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Santa Monica Council Still Split on Controversial Plaza Project

Santa Monica Real Estate Company, Roque and Mark

Pacific Park, Santa Monica Pier

Harding Larmore Kutcher & Kozal, LLP  law firm
Harding, Larmore
Kutcher & Kozal, LLP


Convention and Visitors Bureau Santa Monica

By Hector Gonzalez
Special to The Lookout

October 22, 2015 -- Like the zig-zag design of the controversial Downtown construction project they've been agonizing over for three years amid growing opposition, Santa Monica City Council members went back and forth on Tuesday over The Plaza's conceptual plans.

At a “float-up” meeting to review the plans presented by developer Metropolitan Pacific Capital and its partners, council members split 3-3 on a motion by Mayor Kevin McKeown to scrape all 206,800 square feet of office space proposed for the project. Councilmember Pam O’Connor, who has traditionally voted to approve major development projects, was absent.

“Well, we're dead-split stymied, folks,” McKeown said.

MCB is seeking to build about 195 hotel rooms, 206,800 square feet of office space, 42,200 square feet of retail space and 48 affordable residential units on Arizona Avenue. The 12-story structure would be built on City owned land in the heart of Downtown Santa Monica. (see: Santa Monica Council Takes Another Look at Major Downtown Project, October 19, 2015)

The Council's divided vote came after members had listened to more than 70 public speakers and wrangled over The Plaza's proposed 12 stories and 148-foot height without reaching consensus.

At one point, well past 1 a.m. Wednesday and near the end of a meeting that began at 6 p.m. the day before, the discussion nearly ground to a halt. Council members could not agree on the overall scope, or “envelope,” of the project on a block’s worth of properties bought by the City for a reported cost of $100 million.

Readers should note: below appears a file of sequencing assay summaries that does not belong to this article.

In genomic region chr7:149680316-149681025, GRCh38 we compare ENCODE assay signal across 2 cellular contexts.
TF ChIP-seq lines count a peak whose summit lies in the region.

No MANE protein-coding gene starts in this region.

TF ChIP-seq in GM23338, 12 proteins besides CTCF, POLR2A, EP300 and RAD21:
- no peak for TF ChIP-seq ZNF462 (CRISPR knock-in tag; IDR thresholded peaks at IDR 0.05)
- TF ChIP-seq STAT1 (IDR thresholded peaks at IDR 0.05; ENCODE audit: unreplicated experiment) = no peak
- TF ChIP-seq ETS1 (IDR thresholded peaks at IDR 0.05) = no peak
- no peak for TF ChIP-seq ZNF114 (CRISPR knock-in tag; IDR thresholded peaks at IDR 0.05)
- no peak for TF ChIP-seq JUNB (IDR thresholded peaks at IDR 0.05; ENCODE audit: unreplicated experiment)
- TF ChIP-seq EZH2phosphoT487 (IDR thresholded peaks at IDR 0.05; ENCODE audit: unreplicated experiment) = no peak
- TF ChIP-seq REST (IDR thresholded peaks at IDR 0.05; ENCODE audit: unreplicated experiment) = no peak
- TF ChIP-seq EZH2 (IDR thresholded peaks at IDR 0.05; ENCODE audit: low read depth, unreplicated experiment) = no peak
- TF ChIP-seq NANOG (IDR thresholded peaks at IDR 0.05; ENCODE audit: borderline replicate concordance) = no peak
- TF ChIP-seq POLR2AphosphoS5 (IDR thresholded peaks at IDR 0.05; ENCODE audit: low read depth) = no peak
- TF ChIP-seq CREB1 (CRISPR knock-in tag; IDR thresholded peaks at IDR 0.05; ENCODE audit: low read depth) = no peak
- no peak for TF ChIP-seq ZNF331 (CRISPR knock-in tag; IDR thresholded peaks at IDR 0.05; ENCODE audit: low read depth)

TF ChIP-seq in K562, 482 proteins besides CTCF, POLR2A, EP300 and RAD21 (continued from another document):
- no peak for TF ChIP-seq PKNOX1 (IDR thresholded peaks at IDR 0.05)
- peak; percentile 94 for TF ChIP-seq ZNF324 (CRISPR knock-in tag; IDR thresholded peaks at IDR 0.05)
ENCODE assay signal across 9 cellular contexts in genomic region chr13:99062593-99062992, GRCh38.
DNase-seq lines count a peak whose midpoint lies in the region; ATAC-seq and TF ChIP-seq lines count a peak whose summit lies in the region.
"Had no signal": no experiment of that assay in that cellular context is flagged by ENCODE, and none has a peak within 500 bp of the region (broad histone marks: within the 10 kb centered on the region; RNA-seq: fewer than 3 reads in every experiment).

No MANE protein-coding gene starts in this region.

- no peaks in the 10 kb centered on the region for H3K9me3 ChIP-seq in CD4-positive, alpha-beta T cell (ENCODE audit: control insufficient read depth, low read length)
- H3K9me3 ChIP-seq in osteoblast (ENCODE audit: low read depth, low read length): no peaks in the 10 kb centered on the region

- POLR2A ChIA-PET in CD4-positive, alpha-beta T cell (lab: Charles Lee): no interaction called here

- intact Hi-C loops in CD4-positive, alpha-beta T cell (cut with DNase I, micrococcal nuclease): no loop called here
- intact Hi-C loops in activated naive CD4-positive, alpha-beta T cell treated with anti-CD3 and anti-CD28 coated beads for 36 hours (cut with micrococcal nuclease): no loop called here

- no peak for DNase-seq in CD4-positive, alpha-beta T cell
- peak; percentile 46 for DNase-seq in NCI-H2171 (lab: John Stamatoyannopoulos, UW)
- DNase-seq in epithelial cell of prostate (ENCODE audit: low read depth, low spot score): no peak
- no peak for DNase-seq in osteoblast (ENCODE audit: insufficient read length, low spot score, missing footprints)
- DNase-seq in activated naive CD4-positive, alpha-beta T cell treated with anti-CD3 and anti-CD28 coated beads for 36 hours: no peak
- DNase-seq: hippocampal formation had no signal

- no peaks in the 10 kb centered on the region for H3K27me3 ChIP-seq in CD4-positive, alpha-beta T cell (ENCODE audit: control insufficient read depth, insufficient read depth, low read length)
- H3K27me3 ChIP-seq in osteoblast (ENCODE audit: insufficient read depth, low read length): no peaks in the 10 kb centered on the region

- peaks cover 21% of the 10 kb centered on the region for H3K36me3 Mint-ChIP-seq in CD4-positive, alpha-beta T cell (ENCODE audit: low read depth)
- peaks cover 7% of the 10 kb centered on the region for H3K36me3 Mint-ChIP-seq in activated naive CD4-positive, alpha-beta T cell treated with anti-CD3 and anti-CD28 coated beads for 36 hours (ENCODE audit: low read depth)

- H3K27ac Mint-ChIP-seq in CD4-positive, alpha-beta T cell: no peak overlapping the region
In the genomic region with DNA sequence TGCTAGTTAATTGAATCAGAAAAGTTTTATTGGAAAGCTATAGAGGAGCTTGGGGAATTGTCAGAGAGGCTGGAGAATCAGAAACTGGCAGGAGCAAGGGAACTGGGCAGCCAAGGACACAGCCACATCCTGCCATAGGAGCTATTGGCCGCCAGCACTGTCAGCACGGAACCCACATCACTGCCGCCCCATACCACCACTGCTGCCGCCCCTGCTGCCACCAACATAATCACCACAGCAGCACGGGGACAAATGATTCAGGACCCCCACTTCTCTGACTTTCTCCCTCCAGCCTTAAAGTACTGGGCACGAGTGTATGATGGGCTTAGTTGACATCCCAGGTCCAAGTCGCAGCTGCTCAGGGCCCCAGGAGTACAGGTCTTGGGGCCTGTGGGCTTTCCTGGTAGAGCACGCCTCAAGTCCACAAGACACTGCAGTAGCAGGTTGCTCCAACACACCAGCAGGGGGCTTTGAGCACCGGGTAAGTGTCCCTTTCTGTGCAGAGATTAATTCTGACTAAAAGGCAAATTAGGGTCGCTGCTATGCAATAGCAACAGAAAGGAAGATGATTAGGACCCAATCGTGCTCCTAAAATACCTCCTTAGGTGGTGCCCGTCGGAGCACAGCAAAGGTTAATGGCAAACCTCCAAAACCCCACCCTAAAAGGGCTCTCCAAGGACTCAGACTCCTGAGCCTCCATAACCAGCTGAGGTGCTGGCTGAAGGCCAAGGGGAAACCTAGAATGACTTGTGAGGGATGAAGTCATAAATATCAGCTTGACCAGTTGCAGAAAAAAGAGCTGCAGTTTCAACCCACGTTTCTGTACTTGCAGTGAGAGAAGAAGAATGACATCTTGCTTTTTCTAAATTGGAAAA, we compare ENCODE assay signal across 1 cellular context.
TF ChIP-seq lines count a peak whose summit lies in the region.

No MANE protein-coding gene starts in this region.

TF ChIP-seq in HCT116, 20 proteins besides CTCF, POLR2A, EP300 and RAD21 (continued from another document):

“If this is a box that we're in, it's a box we built,” said Councilman Terry O'Day. “It's a property we consolidated and bought with city funds with purpose to do something with.

“If what we're struggling with is the size of the envelope, we can tell them (MPC), 'Let's look at a smaller envelope.' And we can stop torturing ourselves tonight. If we can't do that, let's table it. We can come back and have this discussion again.”

Council members finally agreed to ask MPC to cut The Plaza's proposed office space by nearly half. They also agreed to ask the developer to reduce the project's overall size by 63,000 square feet, and use approximately 37,000 square feet remaining after office space is reduced for other purposes, but preferably for hotel space, “since it's a revenue generator,” said McKeown.

Councilmember Sue Himmelrich cast the only no vote, saying she would prefer to see a project “not quite so massive and not quite so complicated.”

She said her ideal project would include a hotel and affordable housing “and the parking that goes with it, and some retail.”

“I'm trying to get away from the super-expensive construction, so we wouldn't have to generate so much money to support what we're building,” Himmelrich said.

Council members agreed to direct staff to study that alternative. Two other options also will be reviewed by staff -- a park, and simply leaving the property as is. Many residents who spoke during the meeting's public hearing favored the park option.

The Council originally expressed it desire for a combination of residential, retail, office, and hotel space, with some space devoted to affordable housing, but it has battled over how big the building should be and what it should contain.

Since it was proposed more than three years ago, the project has become the symbolic focus of those in the City who want development that doesn't add substantially to in an increasingly congested Downtown and those who favor more housing, jobs and an economic return on the City's investment in the land.

What was certain after Wednesday night's meeting was that MPC will now have to wait another ten to 15 months, according to City Manager Rick Cole's estimate, before its project is ready to return to the Council for reconsideration.

Before that happens, however, the project will likely be reviewed again to see whether it conforms to the City's new Downtown Specific Plan, which is still in the draft stage.

If MPC agrees, the developer will need to submit a revised project, essentially a new plan that includes the reduction in office space and the other proposed changes. Planning Commissioners will need to review and approve the proposal before the Council weighs in again on the matter, the city manager said.

“By that time, we'll have a Downtown Specific Plan with which we can measure this project for discretionary review,” said Cole.


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